What does seem clear is that events in China will be – one way or the other – extraordinary. If you’re interested, this book is a very welcome addition to the collection of well-informed perspectives on a country that has unavoidably become part of our future. ‘[amazon_link id=”0300165420″ target=”_blank” ]Stumbling Giant[/amazon_link]’ is an apt title: it’s an alarming prospect and it could take some nimble footwork from the rest of us to avoid collateral damage.

Injecting nuance into the debate about China

It wasn’t until reading Jonathan Fenby’s [amazon_link id=”1847394116″ target=”_blank” ]Tiger Head, Snake Tails[/amazon_link] that I realised how polarised some of my previous reading on China had been. While I’ve read some superb reportage/analysis such as Leslie Chang’s [amazon_link id=”033044736X” target=”_blank” ]Factory Girls[/amazon_link] and Richard McGregor’s [amazon_link id=”0141975555″ target=”_blank” ]The Party[/amazon_link], there is definitely a strain of the literature that is either ‘China will conquer the world’ (eg Martin Jacques in [amazon_link id=”0140276041″ target=”_blank” ]When China Rules The World)[/amazon_link] or ‘China is doomed’. Mr Fenby is an experienced journalist – a former editor of the South China Morning Post – and the extent of his knowledge about the country is clear on every page.

[amazon_image id=”1847394116″ link=”true” target=”_blank” size=”medium” ]Tiger Head, Snake Tails: China Today, How it Got There and Why it Has to Change[/amazon_image]

As always, the scale of anything about China is staggering – to give just one example from the book, China’s foreign exchange reserves in 2011 were enough to buy Italy; or all of the sovereign debt of Portugal, Ireland, Greece plus Spain, and also Google, Apple, IBM and Microsoft and all of the real estate in Washington and Manhattan, and the world’s 50 most valuable sports franchises. There are lots of fascinating insights too. I was struck by the information on market structure – many markets have a few state giants but are otherwise highly fragmented and regionalised. There are 121 very large state firms, another 114,400 smaller state owned enterprises, and a vibrant competitive fringe. In retail, the very biggest firms have less than 6% of the market each. Rare earth mining – surely somewhat capital intensive? – is carried out by small family-owned enterprises. Of the half million food producers, 80 per cent have fewer than 10 employees. The book has other interesting insights. For instance, China excels at individual sports – golf, table tennis, gymnastics – but fares poorly at team sports.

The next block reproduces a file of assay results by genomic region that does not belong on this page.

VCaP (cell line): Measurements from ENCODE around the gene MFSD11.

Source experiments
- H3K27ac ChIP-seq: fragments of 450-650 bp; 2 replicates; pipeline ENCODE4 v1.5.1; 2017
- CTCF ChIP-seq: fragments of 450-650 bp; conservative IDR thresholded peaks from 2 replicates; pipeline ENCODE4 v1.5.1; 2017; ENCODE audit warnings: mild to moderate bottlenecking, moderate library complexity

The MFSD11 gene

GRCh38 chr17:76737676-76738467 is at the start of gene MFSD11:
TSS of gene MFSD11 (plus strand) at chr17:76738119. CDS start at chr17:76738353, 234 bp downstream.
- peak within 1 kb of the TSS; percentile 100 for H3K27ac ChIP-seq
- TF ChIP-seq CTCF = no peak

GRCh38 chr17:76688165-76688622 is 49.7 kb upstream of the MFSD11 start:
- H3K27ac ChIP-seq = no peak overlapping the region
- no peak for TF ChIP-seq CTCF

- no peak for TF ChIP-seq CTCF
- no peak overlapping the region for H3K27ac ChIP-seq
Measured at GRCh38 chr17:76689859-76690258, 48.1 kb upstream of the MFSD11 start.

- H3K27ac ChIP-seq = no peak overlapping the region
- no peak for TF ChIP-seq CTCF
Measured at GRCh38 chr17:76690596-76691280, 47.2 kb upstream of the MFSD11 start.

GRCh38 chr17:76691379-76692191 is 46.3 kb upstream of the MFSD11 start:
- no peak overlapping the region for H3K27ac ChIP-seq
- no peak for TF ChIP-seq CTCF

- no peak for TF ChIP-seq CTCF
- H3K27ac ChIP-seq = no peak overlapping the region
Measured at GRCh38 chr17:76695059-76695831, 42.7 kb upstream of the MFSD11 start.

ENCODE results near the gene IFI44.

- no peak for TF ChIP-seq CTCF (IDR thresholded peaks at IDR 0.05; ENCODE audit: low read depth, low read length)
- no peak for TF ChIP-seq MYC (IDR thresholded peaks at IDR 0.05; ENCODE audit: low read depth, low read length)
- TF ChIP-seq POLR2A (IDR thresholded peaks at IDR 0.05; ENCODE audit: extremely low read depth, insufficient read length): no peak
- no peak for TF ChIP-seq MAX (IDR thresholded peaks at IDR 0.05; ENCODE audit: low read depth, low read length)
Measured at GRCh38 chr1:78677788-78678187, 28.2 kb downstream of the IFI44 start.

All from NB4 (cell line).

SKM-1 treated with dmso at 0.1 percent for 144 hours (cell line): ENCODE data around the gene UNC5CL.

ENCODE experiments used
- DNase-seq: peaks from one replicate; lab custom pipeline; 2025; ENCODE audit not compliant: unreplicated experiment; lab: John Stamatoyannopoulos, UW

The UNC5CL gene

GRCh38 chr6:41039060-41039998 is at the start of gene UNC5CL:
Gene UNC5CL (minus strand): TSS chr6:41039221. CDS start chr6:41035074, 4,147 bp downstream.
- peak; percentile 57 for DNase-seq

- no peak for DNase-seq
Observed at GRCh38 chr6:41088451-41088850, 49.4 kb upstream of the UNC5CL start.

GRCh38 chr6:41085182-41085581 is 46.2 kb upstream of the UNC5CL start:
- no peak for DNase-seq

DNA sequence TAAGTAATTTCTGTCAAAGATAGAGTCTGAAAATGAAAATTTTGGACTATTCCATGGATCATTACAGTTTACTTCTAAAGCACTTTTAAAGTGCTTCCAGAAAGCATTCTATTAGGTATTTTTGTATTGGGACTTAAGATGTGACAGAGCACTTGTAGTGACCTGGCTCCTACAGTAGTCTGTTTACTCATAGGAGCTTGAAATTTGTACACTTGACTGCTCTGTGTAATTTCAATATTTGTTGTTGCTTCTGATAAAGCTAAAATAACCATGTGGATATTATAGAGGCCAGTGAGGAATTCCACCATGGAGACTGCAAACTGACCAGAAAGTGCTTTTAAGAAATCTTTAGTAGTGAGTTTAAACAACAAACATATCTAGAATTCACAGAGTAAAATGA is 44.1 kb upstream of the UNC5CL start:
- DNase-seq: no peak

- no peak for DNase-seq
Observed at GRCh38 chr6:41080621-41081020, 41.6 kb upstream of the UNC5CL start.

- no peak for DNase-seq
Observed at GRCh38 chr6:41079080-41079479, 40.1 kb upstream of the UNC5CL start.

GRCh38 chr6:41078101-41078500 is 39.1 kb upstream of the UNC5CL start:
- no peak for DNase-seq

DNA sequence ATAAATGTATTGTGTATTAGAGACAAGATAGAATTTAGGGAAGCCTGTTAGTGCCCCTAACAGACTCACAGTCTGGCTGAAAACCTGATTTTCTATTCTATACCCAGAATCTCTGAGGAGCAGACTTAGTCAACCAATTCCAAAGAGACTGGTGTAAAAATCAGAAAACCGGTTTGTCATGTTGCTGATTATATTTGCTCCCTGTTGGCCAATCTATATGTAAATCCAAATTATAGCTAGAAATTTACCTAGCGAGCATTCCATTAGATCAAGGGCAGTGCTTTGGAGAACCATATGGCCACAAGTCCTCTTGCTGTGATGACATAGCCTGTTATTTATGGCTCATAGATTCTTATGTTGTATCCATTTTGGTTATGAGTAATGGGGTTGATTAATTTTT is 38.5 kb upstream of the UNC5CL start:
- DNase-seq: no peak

Like many commentators, Fenby highlights the enormous challenges facing China as it makes the transition from relying on cheap, abundant labour to drive rapid export growth and infrastructure (often debt funded) at home. These include the political conundrum of how the Communist Party will try to keep control – and whether it will succeed – and the enormous demographic challenge. He writes about the endemic corruption and absence of trust, the environmental horrors, the need for better social welfare including ending the distortions created by the ‘hukou’ system of residence permits. However, the book does not despair. All countries face difficult transitions at various points in their history, and China also has great resources for addressing the challenges. Tiger Head, Snake Tails is a cracking read, and I really like its injection of nuance into the debate we in the west have about China.